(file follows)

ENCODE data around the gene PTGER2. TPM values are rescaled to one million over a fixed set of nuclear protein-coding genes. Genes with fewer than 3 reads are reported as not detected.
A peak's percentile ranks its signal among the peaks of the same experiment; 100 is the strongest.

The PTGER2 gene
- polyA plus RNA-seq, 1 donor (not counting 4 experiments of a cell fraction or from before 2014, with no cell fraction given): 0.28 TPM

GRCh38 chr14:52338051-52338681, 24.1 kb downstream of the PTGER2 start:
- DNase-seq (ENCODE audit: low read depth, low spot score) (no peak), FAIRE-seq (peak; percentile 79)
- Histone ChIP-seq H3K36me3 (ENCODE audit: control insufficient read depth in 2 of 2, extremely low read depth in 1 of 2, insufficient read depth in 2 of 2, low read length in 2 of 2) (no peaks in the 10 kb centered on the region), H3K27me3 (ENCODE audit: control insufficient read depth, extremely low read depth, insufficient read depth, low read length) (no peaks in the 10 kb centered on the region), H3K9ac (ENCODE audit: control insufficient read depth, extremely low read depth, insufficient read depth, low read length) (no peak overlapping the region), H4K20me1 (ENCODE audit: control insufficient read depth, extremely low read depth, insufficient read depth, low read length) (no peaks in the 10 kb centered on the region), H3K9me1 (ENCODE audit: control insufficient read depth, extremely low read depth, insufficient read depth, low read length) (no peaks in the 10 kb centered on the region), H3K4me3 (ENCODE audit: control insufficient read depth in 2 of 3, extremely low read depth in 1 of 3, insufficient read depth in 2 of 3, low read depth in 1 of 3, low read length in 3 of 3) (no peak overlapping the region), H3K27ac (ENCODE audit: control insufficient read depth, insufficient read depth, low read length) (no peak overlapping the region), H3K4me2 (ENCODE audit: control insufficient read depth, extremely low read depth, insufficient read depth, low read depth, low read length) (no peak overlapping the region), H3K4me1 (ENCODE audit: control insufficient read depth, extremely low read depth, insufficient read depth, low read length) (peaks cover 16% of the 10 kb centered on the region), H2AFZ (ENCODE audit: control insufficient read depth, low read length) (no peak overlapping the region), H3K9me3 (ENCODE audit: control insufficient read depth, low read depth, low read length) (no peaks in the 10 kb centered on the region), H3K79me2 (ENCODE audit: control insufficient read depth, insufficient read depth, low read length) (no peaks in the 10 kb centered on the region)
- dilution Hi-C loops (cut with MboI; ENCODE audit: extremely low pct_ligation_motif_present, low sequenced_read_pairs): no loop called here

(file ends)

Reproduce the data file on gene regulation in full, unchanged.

ENCODE data around the gene PTGER2. TPM values are rescaled to one million over a fixed set of nuclear protein-coding genes. Genes with fewer than 3 reads are reported as not detected.
A peak's percentile ranks its signal among the peaks of the same experiment; 100 is the strongest.

The PTGER2 gene
- polyA plus RNA-seq, 1 donor (not counting 4 experiments of a cell fraction or from before 2014, with no cell fraction given): 0.28 TPM

GRCh38 chr14:52338051-52338681, 24.1 kb downstream of the PTGER2 start:
- DNase-seq (ENCODE audit: low read depth, low spot score) (no peak), FAIRE-seq (peak; percentile 79)
- Histone ChIP-seq H3K36me3 (ENCODE audit: control insufficient read depth in 2 of 2, extremely low read depth in 1 of 2, insufficient read depth in 2 of 2, low read length in 2 of 2) (no peaks in the 10 kb centered on the region), H3K27me3 (ENCODE audit: control insufficient read depth, extremely low read depth, insufficient read depth, low read length) (no peaks in the 10 kb centered on the region), H3K9ac (ENCODE audit: control insufficient read depth, extremely low read depth, insufficient read depth, low read length) (no peak overlapping the region), H4K20me1 (ENCODE audit: control insufficient read depth, extremely low read depth, insufficient read depth, low read length) (no peaks in the 10 kb centered on the region), H3K9me1 (ENCODE audit: control insufficient read depth, extremely low read depth, insufficient read depth, low read length) (no peaks in the 10 kb centered on the region), H3K4me3 (ENCODE audit: control insufficient read depth in 2 of 3, extremely low read depth in 1 of 3, insufficient read depth in 2 of 3, low read depth in 1 of 3, low read length in 3 of 3) (no peak overlapping the region), H3K27ac (ENCODE audit: control insufficient read depth, insufficient read depth, low read length) (no peak overlapping the region), H3K4me2 (ENCODE audit: control insufficient read depth, extremely low read depth, insufficient read depth, low read depth, low read length) (no peak overlapping the region), H3K4me1 (ENCODE audit: control insufficient read depth, extremely low read depth, insufficient read depth, low read length) (peaks cover 16% of the 10 kb centered on the region), H2AFZ (ENCODE audit: control insufficient read depth, low read length) (no peak overlapping the region), H3K9me3 (ENCODE audit: control insufficient read depth, low read depth, low read length) (no peaks in the 10 kb centered on the region), H3K79me2 (ENCODE audit: control insufficient read depth, insufficient read depth, low read length) (no peaks in the 10 kb centered on the region)
- dilution Hi-C loops (cut with MboI; ENCODE audit: extremely low pct_ligation_motif_present, low sequenced_read_pairs): no loop called here